Songs and memories for Kathleen O'Brien

Big concregation in Portlaoise Church for funeral of Portlaosie stalwart

Songs and memories for Kathleen O'Brien
By Seamus Dunnenews@leinsterexpress.ieTwitter: @laoisnews

As St Joseph’s Accordion Band led Kathleen O’Brien’s funeral cortege the short distance from her home at Millview to SS Peter and Paul’s Church, Portlaoise, last Saturday, one accordion was silent—her own.

Poignantly, it was carried by her nephew Barry Smith. Kathleen had joined the band comparatively late in life, but made up for lost time with her enthusiasm. According to her son Andrew, she was known even to have honed her musical skills in the early morning hours—a fact to which her neighbours could apparently testify.

Another of her many interests was the historical Burial Ridge, adjacent to her house, and, appropriately, it was on the route of the cortege.

A large crowd awaited the cortege, and as it entered the church grounds the silence was broken by the tap, tap of Jerry Dunne’s drum. He and his colleagues were mourning not only Kathleen, but also Paddy (Slim) Connell, who had died that morning. He had helped form the band 60 years ago.

As the coffin was removed from the hearse, United Nations’ veterans, members of Post 27, came to attention and saluted. The Parade Marshall was Jimmy Shiels. Kathleen’s late husband, Pat, served in the Defence Forces.

Fr Paddy Byrne CC, assisted by five priests including Mgr John Byrne PP and former Portlaoise curate Fr Tom O’Byrne, celebrated the Requiem Mass. Rev Brian O’Rourke, Rector, represented the Church of Ireland Community.

Kathleen’s grandchildren brought the offertory gifts to the altar. These included family photographs, her accordion, jewellery, Tidy Towns medals and a picture of her beloved dog Saoirse.

Fr Byrne described Kathleen’s death as a huge loss to Portlaoise. Last Easter, he recalled, she had read the 1916 Proclamation in the church and, he stated, she personified the ideals of that document.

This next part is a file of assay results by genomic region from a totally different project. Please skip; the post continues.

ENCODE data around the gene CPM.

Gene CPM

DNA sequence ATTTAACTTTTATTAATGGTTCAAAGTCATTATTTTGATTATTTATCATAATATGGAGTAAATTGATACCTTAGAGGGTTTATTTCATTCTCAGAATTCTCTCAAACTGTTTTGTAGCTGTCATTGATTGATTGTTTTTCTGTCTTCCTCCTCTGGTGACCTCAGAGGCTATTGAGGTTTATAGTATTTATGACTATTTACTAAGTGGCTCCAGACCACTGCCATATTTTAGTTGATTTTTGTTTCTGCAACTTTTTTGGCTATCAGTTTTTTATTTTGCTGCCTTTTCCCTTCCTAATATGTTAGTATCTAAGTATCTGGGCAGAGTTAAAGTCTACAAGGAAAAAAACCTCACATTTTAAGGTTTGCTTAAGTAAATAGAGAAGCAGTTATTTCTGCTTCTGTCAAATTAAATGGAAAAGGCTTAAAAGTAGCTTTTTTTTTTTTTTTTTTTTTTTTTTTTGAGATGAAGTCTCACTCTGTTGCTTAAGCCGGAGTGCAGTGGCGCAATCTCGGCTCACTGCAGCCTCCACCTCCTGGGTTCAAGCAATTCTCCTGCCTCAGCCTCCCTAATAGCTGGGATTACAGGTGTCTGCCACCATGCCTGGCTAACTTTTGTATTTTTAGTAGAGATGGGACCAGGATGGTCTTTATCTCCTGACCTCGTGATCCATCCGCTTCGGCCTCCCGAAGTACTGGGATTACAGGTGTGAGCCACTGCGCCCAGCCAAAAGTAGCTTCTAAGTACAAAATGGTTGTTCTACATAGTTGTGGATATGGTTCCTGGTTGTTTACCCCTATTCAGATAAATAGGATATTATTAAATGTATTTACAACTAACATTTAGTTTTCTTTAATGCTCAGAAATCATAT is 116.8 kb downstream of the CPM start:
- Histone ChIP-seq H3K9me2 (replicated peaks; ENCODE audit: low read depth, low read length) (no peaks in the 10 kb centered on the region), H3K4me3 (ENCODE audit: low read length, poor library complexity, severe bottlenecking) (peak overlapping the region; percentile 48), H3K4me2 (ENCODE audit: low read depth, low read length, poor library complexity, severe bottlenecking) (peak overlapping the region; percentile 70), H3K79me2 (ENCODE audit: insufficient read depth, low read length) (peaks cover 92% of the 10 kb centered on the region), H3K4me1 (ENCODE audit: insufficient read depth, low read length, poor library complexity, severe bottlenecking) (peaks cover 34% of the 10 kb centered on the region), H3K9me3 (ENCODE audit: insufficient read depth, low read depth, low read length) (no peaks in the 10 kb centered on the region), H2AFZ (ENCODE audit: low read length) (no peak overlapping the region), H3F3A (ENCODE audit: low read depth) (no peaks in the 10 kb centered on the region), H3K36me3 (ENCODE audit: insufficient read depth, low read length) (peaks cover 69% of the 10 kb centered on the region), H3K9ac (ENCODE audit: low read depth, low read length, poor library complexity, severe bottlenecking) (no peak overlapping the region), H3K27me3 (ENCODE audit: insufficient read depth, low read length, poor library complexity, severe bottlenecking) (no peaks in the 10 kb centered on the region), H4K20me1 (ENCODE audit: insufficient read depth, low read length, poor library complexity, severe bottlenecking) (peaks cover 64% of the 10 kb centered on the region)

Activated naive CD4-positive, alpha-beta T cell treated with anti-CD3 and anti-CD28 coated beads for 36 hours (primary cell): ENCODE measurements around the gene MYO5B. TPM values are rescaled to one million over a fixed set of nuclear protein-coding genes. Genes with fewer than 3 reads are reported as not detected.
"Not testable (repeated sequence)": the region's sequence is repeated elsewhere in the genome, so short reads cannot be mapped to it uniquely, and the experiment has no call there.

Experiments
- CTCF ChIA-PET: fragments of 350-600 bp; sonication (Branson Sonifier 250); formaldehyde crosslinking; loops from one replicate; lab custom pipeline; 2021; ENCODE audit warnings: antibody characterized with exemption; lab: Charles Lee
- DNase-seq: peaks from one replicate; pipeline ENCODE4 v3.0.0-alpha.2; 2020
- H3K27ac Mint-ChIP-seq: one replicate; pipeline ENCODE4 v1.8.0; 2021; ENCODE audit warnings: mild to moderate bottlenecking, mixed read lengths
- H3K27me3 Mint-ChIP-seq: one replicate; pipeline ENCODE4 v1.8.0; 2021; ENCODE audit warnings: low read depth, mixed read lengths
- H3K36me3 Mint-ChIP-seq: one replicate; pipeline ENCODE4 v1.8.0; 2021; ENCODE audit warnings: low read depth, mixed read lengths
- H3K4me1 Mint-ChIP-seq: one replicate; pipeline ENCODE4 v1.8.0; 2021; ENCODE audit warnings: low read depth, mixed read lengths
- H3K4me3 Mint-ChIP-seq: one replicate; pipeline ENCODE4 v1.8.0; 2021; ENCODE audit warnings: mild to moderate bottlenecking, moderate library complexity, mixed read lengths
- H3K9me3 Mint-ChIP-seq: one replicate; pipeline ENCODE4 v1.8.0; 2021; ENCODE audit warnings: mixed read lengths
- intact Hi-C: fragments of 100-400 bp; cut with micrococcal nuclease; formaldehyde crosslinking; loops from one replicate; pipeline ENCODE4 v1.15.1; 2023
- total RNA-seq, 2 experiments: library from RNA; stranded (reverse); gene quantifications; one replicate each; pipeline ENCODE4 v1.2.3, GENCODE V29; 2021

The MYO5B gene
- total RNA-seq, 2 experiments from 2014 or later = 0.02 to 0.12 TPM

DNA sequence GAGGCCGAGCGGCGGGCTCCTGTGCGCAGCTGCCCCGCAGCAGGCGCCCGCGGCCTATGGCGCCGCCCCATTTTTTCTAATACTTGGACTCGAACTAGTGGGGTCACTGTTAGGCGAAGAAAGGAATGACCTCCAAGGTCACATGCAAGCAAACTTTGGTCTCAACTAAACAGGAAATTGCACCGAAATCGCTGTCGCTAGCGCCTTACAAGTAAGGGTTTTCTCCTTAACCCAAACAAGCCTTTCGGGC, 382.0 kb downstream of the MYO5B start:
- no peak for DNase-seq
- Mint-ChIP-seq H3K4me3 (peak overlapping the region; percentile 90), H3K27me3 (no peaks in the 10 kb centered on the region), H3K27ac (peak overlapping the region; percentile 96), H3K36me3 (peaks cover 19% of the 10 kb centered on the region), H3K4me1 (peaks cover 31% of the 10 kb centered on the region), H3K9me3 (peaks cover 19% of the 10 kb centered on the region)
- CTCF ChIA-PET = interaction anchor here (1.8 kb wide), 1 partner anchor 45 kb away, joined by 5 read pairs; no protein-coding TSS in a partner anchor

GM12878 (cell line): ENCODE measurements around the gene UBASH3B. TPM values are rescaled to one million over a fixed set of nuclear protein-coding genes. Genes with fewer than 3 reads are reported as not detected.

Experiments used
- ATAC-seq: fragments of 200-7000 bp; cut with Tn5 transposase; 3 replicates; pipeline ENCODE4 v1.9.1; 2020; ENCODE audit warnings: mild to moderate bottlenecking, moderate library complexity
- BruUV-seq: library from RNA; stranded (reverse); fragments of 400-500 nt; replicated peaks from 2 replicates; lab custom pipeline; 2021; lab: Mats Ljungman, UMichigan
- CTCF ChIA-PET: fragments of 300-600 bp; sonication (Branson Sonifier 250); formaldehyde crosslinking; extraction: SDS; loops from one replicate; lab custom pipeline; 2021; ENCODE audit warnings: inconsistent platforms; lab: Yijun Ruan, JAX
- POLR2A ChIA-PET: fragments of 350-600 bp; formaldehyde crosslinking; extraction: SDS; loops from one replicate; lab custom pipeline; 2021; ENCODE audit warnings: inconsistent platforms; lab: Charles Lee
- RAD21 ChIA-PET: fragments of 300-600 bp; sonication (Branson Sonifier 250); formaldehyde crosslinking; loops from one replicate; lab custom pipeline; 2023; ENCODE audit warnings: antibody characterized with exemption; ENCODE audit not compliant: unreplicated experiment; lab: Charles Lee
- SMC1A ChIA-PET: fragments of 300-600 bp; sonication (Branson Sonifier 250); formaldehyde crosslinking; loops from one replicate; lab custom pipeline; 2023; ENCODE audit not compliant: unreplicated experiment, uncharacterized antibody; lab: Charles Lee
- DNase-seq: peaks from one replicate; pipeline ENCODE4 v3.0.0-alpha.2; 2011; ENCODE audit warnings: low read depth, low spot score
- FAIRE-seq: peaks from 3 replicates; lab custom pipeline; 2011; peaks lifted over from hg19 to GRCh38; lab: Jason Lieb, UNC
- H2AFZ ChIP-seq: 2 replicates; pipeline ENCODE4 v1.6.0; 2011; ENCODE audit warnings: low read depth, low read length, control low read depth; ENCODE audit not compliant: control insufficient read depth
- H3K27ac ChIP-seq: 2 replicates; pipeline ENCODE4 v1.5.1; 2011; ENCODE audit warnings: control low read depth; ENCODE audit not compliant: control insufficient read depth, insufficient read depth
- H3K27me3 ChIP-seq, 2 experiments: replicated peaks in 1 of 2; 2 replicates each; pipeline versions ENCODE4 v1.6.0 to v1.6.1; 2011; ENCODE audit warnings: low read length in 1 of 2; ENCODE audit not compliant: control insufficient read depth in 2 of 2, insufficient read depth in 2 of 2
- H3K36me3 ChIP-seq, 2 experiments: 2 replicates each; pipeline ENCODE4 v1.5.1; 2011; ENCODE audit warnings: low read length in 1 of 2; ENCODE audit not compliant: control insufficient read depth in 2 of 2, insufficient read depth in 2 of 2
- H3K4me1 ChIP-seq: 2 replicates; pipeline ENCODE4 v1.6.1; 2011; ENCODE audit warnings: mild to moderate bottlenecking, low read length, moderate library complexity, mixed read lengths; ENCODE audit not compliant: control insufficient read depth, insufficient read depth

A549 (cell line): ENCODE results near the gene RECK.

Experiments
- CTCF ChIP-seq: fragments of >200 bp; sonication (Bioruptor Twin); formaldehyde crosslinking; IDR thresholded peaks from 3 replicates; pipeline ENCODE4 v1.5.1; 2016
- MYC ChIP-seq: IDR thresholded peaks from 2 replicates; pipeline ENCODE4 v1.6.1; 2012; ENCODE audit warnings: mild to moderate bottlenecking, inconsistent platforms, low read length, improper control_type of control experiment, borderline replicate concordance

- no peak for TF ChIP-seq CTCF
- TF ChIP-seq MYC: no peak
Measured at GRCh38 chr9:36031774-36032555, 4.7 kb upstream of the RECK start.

He said she had never been dying with cancer. Rather, she had lived a full life. He spoke of her commitment to the community and to the retention of the A&E department in our General Hospital

In her memory, he urged people to continue to defend the fundamental services in the hospital and to ensure that it continued to grow.

Fr Byrne noted that Kathleen had also organized the annual Armistice Day commemoration ceremonies at the War Memorial.

He concluded: “She was a gentle and kind woman. She fought the good fight, finished the race, kept the faith.”

Andrew O’Brien, Kathleen’s son, paid a moving and witty tribute to his mother. He summed up: “She was the funniest and kindest person I ever knew.”

The 65 Kitchen Choir, directed by Caroline Smith, sang ‘Lovely Laois,’ one of Kathleen’s favourite songs, as the coffin was carried down the centre aisle.

Current and former County Councillors, formed a guard-of-honour as the hearse left the church for SS Peter and Paul’s Cemetery.

There, too, was Foreign Affairs Minister Charles Flanagan.

At the cemetery, the cortege was met by the Cemetery Committee of which Kathleen had been Cathaoirleach.

Fr Byrne led the large attendance in reciting the graveside prayers, and Kathleen was laid to rest to the strains of ‘A Mother’s Love’s a Blessing’ sung by her nieces.

See Page 10 & 11

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